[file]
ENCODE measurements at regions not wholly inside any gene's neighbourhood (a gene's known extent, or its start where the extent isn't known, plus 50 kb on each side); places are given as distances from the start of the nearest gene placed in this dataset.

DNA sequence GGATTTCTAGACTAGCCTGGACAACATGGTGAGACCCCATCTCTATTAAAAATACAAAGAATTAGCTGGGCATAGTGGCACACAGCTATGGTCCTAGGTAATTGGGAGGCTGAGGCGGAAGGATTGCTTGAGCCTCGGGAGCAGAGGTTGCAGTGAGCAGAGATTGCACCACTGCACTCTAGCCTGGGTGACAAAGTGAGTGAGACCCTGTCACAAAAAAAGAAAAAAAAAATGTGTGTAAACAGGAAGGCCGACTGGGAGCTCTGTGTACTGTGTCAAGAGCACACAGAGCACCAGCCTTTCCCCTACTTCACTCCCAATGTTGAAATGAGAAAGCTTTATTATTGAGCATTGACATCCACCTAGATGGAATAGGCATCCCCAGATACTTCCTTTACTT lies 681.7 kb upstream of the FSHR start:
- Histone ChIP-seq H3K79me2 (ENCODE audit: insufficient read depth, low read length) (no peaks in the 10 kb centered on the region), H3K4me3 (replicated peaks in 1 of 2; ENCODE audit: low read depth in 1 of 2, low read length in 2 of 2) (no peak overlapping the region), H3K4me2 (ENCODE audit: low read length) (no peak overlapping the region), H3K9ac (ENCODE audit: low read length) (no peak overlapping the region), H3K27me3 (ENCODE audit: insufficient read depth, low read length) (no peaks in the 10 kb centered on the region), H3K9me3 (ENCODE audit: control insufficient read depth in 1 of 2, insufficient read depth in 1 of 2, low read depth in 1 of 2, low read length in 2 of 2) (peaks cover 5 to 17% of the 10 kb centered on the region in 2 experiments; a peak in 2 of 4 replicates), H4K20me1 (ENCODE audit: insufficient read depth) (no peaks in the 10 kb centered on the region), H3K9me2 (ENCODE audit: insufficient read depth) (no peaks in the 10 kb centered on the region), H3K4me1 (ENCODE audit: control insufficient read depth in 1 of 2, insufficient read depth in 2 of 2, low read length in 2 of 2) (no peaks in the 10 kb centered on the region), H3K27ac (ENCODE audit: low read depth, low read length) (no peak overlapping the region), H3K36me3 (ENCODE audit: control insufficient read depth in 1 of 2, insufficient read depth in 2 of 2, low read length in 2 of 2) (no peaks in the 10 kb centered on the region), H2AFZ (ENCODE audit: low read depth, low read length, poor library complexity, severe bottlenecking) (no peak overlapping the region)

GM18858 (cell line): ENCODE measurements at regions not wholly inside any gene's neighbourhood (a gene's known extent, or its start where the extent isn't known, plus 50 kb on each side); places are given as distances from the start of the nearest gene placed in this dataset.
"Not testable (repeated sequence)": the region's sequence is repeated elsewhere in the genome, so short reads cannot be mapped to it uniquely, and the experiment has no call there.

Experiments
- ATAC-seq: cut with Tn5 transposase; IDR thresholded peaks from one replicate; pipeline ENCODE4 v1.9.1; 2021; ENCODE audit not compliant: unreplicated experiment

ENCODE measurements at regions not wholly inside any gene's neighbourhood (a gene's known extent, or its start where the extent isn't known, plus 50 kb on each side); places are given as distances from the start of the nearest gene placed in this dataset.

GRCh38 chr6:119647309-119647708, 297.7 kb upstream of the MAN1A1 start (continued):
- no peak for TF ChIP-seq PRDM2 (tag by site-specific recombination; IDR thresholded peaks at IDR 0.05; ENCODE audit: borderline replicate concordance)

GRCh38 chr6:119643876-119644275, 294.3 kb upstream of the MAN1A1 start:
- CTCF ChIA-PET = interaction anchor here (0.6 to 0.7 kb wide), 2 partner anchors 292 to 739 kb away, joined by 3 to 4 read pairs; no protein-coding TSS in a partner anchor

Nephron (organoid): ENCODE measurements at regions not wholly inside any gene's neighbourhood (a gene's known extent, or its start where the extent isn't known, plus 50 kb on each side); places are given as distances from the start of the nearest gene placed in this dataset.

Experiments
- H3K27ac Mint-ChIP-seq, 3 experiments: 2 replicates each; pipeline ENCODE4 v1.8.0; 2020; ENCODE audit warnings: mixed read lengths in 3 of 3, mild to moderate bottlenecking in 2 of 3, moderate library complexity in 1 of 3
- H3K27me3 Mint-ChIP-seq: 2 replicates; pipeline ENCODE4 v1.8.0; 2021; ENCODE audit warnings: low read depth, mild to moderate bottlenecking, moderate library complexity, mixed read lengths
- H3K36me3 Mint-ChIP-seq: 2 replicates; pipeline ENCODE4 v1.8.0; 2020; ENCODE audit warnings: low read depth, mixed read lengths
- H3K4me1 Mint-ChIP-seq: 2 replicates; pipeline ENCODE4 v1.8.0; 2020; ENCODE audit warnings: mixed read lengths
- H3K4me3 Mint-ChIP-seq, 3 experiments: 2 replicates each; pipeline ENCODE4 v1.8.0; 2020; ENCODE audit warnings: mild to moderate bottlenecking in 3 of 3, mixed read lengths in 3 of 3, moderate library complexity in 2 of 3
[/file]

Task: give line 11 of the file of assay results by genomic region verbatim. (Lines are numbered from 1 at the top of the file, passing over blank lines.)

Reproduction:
GRCh38 chr6:119643876-119644275, 294.3 kb upstream of the MAN1A1 start: